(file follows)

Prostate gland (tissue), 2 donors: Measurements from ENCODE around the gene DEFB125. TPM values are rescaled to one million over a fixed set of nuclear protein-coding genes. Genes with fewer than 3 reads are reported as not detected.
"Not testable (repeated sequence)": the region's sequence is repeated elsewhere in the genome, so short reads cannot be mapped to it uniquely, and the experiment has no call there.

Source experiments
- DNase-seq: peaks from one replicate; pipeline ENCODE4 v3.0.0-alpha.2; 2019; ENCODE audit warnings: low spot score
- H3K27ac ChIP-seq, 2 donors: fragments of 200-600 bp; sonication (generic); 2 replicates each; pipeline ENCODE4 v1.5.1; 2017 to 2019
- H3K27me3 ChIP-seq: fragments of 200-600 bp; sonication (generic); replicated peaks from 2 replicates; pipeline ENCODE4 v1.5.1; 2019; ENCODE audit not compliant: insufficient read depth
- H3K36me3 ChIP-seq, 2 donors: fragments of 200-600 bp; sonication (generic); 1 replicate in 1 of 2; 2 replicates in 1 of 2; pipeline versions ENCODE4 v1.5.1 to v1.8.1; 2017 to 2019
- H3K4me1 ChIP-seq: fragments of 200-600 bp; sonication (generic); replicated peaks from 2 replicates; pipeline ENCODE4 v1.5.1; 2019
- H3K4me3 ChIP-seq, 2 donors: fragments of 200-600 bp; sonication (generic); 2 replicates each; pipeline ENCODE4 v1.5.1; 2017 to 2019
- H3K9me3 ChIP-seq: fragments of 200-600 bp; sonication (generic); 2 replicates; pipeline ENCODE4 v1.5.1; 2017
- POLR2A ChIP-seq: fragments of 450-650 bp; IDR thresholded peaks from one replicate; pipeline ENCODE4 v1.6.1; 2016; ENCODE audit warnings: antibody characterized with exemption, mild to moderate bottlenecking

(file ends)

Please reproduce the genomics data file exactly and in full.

Prostate gland (tissue), 2 donors: Measurements from ENCODE around the gene DEFB125. TPM values are rescaled to one million over a fixed set of nuclear protein-coding genes. Genes with fewer than 3 reads are reported as not detected.
"Not testable (repeated sequence)": the region's sequence is repeated elsewhere in the genome, so short reads cannot be mapped to it uniquely, and the experiment has no call there.

Source experiments
- DNase-seq: peaks from one replicate; pipeline ENCODE4 v3.0.0-alpha.2; 2019; ENCODE audit warnings: low spot score
- H3K27ac ChIP-seq, 2 donors: fragments of 200-600 bp; sonication (generic); 2 replicates each; pipeline ENCODE4 v1.5.1; 2017 to 2019
- H3K27me3 ChIP-seq: fragments of 200-600 bp; sonication (generic); replicated peaks from 2 replicates; pipeline ENCODE4 v1.5.1; 2019; ENCODE audit not compliant: insufficient read depth
- H3K36me3 ChIP-seq, 2 donors: fragments of 200-600 bp; sonication (generic); 1 replicate in 1 of 2; 2 replicates in 1 of 2; pipeline versions ENCODE4 v1.5.1 to v1.8.1; 2017 to 2019
- H3K4me1 ChIP-seq: fragments of 200-600 bp; sonication (generic); replicated peaks from 2 replicates; pipeline ENCODE4 v1.5.1; 2019
- H3K4me3 ChIP-seq, 2 donors: fragments of 200-600 bp; sonication (generic); 2 replicates each; pipeline ENCODE4 v1.5.1; 2017 to 2019
- H3K9me3 ChIP-seq: fragments of 200-600 bp; sonication (generic); 2 replicates; pipeline ENCODE4 v1.5.1; 2017
- POLR2A ChIP-seq: fragments of 450-650 bp; IDR thresholded peaks from one replicate; pipeline ENCODE4 v1.6.1; 2016; ENCODE audit warnings: antibody characterized with exemption, mild to moderate bottlenecking